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Drug Saf. 1995 Dec;13(6):333-7.

Safety implications of transferring the oral contraceptive from prescription-only to over-the-counter status.

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  • 1School of Public Health, University of California, Berkeley, USA.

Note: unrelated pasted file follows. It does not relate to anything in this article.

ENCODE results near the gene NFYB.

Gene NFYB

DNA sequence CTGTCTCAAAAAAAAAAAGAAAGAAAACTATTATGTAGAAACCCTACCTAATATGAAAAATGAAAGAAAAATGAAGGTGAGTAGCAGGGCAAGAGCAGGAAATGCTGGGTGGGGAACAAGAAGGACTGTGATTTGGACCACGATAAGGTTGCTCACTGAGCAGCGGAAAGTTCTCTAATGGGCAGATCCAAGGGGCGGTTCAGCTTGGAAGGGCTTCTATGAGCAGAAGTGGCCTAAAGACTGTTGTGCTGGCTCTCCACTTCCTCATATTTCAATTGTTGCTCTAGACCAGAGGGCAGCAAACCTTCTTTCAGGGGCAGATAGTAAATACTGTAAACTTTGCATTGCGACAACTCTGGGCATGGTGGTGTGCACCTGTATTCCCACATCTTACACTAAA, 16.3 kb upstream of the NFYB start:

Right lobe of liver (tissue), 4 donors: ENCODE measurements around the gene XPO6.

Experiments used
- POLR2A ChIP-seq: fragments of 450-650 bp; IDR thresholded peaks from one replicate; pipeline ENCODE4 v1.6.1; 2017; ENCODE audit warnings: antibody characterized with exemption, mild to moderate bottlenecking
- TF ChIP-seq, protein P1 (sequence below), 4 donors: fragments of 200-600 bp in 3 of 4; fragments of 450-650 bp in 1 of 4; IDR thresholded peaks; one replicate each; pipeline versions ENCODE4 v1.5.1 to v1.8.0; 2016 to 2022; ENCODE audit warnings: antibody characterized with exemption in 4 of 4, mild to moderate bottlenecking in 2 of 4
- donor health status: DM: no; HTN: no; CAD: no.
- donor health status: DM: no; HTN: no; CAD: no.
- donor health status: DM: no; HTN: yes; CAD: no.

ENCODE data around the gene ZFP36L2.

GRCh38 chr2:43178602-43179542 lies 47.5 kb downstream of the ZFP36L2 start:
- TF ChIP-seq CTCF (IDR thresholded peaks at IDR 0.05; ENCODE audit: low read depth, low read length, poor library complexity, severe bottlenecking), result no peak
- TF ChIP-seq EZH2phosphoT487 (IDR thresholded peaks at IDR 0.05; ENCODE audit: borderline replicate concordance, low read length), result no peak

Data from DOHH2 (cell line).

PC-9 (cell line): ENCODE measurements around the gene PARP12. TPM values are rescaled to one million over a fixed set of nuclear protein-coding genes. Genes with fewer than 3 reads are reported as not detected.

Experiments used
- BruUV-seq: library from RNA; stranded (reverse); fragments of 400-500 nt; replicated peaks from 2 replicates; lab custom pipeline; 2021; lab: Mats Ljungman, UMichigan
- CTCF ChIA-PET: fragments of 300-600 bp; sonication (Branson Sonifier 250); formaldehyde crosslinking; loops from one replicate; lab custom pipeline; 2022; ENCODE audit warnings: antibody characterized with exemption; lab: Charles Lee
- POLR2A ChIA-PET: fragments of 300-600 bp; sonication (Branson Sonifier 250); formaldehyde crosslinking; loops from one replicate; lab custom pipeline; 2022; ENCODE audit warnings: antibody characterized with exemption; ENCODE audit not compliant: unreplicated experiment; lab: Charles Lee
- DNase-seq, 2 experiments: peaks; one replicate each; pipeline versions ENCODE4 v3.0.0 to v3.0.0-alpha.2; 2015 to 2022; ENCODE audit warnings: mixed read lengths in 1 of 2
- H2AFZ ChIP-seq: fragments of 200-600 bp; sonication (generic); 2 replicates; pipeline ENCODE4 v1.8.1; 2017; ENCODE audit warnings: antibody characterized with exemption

The idea of making oral contraceptives available without prescription has a long history, and has been recently revived in the US and the UK. High dose oral contraceptives have generally been replaced by low dose formulations and, subsequently, most cardiovascular risks have been reduced and a protection against ovarian and uterine cancers has been consistently demonstrated. Oral contraceptive compliance, however, continues to be a problem, but there is no reason to assume that wise practice would be any more or less if oral contraceptives were available over-the-counter (OTC). Some countries have introduced alternatives to prescription-only oral contraceptives, whereby nurses, midwives, social workers and/or pharmacists are incorporated into the distribution process. This article concludes that the balance of risks and benefits is in favour of OTC access for oral contraceptives.

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